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A PCB can contain many different connectors. Some of these shall exist on the edge e.g USB connector, power barrel connector, Ethernet connector, Serial port, HDMI, DVI, Parallel port e.t.c. All these things are components that are soldered onto the PCB near its edge.

Then we have a separate scenario where the PCB itself has copper contacts of regular size and pitch that are designed to be sided into another connector on a motherboard or backplane.

My question is, what is the proper type name for these two type of connectors. I believe the second type is called edge connector but am not sure. This question arises since the first type is special because it will possibly be accessible when the PCB is in an enclosure. This is a basic requirement for the connectors of the first type.

EDIT:

Below is a connector that must go to the edge of the PCB:

enter image description here

Below is a connector that can be put anywhere:

enter image description here

Below is another type of thing that exists on some PCBs:

enter image description here

My question is quite simple. How are these differentiated? I find that second and third option are called edge connector but the first one is not.

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  • \$\begingroup\$ Are you asking about right-angled versus straight connectors? Can you show with a photo? An edge connector on the PCB is no connector at all, just beveled PCB and gold fingers to allow insertion into a connector on another board. \$\endgroup\$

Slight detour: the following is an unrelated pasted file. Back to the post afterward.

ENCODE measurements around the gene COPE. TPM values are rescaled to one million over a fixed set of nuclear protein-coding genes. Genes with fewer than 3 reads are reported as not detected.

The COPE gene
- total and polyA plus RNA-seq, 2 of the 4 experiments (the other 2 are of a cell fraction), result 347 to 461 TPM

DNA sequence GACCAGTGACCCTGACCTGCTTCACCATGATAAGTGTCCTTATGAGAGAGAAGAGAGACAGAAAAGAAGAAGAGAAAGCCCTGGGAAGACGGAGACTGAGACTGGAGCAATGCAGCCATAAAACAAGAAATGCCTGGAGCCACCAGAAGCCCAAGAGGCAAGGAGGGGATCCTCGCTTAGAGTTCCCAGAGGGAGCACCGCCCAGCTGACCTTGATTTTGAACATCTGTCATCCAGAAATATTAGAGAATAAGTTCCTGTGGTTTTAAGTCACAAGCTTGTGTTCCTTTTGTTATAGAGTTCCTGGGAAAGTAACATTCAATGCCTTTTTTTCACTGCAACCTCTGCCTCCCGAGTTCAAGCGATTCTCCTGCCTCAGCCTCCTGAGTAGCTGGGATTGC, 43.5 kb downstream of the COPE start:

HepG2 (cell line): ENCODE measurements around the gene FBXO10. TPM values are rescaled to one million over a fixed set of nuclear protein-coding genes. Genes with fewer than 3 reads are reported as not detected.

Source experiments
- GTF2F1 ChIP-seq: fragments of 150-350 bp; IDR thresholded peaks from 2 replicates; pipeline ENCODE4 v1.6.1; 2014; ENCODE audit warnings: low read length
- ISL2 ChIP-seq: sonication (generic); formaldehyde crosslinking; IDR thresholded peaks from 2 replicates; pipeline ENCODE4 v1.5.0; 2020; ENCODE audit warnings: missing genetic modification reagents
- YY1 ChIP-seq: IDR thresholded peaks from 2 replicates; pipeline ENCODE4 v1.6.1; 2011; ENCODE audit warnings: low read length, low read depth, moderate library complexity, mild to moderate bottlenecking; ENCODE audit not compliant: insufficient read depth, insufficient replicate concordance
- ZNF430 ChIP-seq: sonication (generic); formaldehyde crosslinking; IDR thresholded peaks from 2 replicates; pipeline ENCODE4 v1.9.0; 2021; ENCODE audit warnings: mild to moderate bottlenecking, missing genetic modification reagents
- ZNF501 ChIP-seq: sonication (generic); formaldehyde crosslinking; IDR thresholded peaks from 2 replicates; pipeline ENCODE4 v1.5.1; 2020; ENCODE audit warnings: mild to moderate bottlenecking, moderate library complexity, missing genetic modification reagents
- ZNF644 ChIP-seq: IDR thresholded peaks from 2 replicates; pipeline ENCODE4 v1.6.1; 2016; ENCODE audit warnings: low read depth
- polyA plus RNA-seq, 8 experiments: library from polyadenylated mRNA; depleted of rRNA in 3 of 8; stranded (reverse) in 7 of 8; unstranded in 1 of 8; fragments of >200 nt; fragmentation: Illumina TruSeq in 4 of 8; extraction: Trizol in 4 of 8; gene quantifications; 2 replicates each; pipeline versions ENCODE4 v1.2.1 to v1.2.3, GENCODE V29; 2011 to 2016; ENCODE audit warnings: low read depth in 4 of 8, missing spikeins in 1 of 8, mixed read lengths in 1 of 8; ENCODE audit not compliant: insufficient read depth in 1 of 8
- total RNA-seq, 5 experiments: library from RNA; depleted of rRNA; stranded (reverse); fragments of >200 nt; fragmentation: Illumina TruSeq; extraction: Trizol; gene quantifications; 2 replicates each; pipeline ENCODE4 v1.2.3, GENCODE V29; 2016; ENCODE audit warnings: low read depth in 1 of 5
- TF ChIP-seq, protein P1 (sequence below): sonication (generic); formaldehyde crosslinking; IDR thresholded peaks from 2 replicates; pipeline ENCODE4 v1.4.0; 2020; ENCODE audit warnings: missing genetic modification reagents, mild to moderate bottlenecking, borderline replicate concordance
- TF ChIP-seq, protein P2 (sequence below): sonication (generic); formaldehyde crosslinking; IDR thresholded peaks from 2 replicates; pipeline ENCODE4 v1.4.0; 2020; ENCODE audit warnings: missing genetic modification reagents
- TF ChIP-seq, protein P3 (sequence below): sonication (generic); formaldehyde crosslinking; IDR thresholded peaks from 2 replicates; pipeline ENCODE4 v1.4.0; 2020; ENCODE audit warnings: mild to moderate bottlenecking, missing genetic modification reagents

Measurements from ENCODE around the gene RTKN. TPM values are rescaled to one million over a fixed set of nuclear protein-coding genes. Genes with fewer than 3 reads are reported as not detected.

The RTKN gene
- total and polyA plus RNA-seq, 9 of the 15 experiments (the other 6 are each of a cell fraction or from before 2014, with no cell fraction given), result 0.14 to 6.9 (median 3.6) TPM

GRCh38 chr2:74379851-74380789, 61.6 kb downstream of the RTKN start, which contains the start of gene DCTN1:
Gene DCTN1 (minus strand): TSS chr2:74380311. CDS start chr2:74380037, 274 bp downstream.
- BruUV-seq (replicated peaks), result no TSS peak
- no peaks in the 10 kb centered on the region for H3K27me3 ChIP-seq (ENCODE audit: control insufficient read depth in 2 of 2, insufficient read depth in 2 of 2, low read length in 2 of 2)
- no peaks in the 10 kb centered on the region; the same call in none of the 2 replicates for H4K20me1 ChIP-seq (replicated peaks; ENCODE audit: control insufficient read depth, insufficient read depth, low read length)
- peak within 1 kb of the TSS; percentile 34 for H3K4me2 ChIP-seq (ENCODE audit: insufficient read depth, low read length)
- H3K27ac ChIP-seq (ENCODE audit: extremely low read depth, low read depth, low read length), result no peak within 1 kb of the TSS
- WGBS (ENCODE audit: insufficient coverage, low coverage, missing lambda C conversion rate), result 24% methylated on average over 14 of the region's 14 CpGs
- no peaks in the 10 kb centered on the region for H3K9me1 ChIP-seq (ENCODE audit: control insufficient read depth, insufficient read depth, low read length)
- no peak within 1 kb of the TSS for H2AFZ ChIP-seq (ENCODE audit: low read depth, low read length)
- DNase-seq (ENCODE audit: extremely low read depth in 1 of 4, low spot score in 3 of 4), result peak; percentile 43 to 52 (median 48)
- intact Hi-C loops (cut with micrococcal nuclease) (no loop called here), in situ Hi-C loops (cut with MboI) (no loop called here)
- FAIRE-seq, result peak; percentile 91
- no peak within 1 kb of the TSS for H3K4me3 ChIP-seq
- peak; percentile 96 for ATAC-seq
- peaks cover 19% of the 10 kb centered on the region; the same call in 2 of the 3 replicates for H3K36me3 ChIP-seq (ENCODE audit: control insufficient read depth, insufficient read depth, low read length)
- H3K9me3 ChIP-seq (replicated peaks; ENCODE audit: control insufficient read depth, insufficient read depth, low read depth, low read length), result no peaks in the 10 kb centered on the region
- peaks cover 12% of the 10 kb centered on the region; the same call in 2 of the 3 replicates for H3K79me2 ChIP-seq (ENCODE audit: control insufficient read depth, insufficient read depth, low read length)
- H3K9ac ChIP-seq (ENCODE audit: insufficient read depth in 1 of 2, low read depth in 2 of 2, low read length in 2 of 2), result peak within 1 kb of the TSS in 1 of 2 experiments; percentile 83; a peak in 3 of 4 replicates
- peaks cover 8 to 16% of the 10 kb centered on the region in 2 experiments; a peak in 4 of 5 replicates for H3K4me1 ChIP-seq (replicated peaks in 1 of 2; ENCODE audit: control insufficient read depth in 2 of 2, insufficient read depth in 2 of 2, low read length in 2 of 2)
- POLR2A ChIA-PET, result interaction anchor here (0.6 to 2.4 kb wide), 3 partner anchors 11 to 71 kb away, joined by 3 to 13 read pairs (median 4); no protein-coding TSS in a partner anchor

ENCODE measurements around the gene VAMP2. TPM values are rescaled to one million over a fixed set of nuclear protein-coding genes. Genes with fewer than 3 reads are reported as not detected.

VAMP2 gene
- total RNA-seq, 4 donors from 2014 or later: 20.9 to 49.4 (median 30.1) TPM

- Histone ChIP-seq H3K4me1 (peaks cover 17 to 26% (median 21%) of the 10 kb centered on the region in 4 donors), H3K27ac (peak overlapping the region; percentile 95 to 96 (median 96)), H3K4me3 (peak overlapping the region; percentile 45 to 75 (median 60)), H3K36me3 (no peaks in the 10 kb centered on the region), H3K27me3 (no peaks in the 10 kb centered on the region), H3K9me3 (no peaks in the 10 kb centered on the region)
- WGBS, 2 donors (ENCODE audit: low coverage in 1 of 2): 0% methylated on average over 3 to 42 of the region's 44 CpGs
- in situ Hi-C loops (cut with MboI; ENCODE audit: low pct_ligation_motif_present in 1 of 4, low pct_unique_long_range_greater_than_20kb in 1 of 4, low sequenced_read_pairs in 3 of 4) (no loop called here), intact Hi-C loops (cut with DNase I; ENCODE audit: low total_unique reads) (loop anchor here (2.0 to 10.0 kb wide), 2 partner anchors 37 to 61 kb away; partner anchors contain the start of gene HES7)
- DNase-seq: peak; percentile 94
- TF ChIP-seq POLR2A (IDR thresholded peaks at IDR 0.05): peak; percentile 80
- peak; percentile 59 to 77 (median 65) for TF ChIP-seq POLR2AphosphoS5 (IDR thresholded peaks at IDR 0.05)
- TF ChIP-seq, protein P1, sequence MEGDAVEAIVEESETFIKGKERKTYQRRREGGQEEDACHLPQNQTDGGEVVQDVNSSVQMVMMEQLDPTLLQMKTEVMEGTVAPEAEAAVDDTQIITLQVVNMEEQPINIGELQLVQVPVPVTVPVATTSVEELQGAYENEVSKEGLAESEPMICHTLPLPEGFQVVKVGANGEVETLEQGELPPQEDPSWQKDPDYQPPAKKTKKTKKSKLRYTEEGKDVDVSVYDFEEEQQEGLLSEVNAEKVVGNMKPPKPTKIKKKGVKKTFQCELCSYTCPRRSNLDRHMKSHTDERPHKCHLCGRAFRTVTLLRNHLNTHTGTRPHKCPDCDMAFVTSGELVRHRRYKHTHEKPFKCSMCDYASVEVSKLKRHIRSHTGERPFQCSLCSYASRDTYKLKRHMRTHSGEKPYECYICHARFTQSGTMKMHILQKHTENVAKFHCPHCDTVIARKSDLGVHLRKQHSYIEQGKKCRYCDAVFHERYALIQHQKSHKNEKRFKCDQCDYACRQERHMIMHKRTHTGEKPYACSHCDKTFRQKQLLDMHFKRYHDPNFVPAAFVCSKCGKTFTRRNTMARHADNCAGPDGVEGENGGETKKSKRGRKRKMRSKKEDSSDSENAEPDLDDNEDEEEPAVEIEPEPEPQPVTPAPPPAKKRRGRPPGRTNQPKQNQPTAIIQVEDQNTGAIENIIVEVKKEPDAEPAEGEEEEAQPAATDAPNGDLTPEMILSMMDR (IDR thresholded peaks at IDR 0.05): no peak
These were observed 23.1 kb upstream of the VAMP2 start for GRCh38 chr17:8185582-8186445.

– winny
    Oct 30, 2023 at 12:43
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    \$\begingroup\$ (a) Connectors and (b) edge connectors \$\endgroup\$
    – Andy aka
    Oct 30, 2023 at 13:50

1 Answer 1

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These are called

  1. Right-angle connectors
  2. Card edge connectors (or edgecard connectors, or edge connectors, it varies)

There's other types of connector that go on the edge, too. One is called an end-launch connector, which mounts directly in line with the edge of the board. These are for making high-performance RF connections that minimize the number of discontinuities (such as right-angle turns) in the signal path.

A product photo showing several solderless 3.5 mm and 2.92 mm end-launch connectors screwed onto a PCB
(image source)

There are end-launch connectors that are soldered into place too, I'm just having a hard time finding pictures of those mounted onto a board. Solderless connectors typically give you better performance in the microwave band, though they're substantially more expensive.

There's also the non-coaxial version of this, which is sometimes called "straddle mount":

A 3D model of a connector on the edge of a PCB, with curved surface-mount pins contacting pads where they'll be soldered in place.
(image source, or so duckduckgo tells me at least. The site won't load for me right now, for some reason.)

It's not clear in the picture, but there's a second row of contacts that get soldered to the other side of the PCB. These are used more to reduce the overall thickness, rather than to improve any signal characteristics.

Here's another picture that shows the contacts on both sides:

The mounting pins of a straddle-mount connector.
(image source)

This differs from a card edge connector in that the side the board goes into is where the connector is meant to be soldered; the connector itself faces away from the board and typically mates with another connector, not simply a pattern on a PCB.

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